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Observations and modeling of the elastogravity signals preceding direct seismic waves

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Science  01 Dec 2017:
Vol. 358, Issue 6367, pp. 1164-1168
DOI: 10.1126/science.aao0746
  • Fig. 1 Observations of the pre-P signals on broadband seismometers.

    (A) Map of the selected stations located in the 400- to 3000-km hypocentral distance range. The red star shows the Tohoku earthquake epicenter. (B) Acceleration signals Embedded Image in the 0.002 to 0.03 Hz frequency range, represented in a time window starting 30 min before the earthquake origin time and terminating at the P-wave arrival time at each station (1 nm/s2 scale is shown to the right). Names of the stations and their hypocentral distances in kilometers (following Earth’s surface) are shown to the left of each signal. In the time window between origin time and P-wave arrival time, signals are drawn with a thick red curve. ULN, Ulaanbaatar, Mongolia; XAN, Xi’an, China; MA2, Magadan, Russia; BJT, Baijiatuan, China; NE93, Zhalaiteqi Badaerhuzhen, China; INCN, Incheon, Korea; FUK, Fukue, Japan; MDJ, Mudanjiang, China; SHR, Shari, Japan; INU, Inuyama, Japan; MAJO, Matsushiro, Japan.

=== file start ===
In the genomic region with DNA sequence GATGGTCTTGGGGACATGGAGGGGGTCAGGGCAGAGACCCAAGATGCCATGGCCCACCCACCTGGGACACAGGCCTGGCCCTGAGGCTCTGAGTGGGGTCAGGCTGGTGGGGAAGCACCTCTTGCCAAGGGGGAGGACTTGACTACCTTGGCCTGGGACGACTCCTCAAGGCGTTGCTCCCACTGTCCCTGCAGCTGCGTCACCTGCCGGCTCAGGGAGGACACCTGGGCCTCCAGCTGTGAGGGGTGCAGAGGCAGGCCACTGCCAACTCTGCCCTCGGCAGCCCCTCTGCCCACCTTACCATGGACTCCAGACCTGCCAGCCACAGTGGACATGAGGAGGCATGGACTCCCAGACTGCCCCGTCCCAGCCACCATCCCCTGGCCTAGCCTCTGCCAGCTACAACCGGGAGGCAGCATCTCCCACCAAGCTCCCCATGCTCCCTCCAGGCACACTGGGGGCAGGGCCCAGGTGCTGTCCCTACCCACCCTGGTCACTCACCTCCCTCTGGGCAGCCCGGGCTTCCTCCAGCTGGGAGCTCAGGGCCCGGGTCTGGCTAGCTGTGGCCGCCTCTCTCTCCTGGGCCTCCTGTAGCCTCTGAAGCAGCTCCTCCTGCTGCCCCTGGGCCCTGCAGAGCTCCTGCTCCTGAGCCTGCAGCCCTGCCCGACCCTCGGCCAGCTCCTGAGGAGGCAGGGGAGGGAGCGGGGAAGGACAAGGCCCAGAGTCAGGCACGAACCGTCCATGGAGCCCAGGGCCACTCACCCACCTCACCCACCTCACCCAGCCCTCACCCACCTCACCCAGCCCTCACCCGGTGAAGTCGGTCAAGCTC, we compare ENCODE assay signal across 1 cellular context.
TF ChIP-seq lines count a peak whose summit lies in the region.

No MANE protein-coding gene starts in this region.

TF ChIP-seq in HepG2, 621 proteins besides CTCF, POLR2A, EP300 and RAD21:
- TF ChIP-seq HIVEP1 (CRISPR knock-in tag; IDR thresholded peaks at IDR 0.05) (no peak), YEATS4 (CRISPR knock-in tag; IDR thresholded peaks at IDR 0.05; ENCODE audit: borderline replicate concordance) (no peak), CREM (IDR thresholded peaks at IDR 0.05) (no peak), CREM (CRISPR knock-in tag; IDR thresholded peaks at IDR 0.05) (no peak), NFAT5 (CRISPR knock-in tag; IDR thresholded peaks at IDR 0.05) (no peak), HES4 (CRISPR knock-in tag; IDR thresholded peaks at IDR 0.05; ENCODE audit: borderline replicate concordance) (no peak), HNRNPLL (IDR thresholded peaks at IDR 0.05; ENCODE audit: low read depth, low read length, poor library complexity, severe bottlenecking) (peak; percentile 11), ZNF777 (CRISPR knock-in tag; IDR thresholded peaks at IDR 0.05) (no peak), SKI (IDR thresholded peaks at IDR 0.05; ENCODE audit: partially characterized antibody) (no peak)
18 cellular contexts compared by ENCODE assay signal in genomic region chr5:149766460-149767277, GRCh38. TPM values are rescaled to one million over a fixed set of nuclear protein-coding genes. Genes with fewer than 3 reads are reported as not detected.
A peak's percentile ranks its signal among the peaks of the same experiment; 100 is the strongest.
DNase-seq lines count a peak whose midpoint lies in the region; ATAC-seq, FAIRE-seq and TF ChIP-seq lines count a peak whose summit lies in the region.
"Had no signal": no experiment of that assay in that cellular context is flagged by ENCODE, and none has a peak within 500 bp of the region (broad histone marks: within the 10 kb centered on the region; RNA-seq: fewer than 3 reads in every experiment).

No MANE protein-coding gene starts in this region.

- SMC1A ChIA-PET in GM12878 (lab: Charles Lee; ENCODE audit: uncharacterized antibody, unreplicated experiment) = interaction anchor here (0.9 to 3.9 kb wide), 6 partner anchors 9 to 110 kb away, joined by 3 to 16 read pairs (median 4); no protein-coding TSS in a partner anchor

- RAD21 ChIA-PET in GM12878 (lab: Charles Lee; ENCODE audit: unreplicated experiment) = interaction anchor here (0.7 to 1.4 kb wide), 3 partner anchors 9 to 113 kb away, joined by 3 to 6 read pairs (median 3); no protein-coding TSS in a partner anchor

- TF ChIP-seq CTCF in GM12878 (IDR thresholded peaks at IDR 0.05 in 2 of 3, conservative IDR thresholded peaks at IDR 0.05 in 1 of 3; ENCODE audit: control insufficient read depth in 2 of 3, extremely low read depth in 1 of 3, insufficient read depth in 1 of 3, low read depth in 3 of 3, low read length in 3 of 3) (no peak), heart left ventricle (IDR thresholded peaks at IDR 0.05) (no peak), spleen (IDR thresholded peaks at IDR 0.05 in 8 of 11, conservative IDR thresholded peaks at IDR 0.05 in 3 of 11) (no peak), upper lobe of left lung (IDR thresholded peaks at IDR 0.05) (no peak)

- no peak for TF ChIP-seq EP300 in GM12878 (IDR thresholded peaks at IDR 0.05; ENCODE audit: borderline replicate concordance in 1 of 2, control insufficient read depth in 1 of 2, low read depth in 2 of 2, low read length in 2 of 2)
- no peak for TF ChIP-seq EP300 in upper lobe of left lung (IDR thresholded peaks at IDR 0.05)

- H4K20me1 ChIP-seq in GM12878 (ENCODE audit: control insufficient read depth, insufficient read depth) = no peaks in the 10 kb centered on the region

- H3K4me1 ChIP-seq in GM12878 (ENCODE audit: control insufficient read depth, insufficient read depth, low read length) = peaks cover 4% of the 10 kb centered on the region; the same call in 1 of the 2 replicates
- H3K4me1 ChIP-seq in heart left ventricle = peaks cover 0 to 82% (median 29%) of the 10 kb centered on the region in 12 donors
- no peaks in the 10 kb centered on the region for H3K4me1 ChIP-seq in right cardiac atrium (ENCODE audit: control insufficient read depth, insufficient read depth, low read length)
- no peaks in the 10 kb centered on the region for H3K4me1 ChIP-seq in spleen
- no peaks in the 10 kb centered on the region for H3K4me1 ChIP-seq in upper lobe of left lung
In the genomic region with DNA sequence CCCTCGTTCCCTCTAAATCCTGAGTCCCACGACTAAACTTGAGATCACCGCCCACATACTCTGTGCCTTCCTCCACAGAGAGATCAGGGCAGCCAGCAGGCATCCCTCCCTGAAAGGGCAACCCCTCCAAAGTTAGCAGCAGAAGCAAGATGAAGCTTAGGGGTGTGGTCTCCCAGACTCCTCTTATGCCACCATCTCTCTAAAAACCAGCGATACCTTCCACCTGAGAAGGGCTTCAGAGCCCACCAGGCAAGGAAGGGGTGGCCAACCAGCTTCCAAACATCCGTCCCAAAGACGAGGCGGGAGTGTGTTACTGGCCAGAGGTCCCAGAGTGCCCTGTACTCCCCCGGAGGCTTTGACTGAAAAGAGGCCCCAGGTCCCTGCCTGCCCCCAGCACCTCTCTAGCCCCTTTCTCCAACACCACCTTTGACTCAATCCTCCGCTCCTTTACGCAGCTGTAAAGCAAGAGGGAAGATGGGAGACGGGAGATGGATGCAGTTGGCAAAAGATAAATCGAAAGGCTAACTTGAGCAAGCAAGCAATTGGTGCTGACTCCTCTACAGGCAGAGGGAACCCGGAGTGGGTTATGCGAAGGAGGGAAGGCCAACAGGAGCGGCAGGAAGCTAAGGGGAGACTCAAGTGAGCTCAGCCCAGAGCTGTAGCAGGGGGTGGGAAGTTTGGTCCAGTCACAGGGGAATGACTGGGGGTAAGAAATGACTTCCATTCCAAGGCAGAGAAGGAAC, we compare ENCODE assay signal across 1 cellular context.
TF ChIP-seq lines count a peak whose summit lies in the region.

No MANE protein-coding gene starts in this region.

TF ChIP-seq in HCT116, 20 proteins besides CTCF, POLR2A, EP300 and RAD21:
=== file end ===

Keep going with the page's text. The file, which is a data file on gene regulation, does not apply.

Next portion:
• Fig. 2 Reconstruction of the observed elastogravity signals from the effects of the gravity variation and its induced acceleration.

    Examples at close distances [INU (GEOSCOPE) station in Japan] and at optimal distances in terms of signal observability [MDJ (IRIS) station in northeast China] are shown. The induced acceleration Embedded Image cancels the gravity variation Embedded Image at early times and can dominate (INU) or only affect (MDJ) Embedded Image when approaching the P-wave arrival time.

  • Fig. 3 Agreement between observed and modeled Embedded Image signals and influence of the earthquake magnitude.

    Red (observed) and black (simulated) curves are in good agreement at all distances and azimuths from the Tohoku earthquake. The simulation for a fictitious Mw = 8.5 earthquake (dashed blue curve) shows large amplitude differences, directly illustrating the magnitude determination potential existing in these prompt elastogravity signals.

Supplementary Materials

  • Observations and modeling of the elastogravity signals preceding direct seismic waves

    Martin Vallée, Jean Paul Ampuero, Kévin Juhel, Pascal Bernard, Jean-Paul Montagner, Matteo Barsuglia

    Materials/Methods, Supplementary Text, Tables, Figures, and/or References

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    • Materials and Methods
    • Figs. S1 to S4
    • References

    Additional Data

    Data S1
    A procedure to reproduce the prompt elasto-gravity signals (shown in Figure 1), starting from the raw broadband signals.

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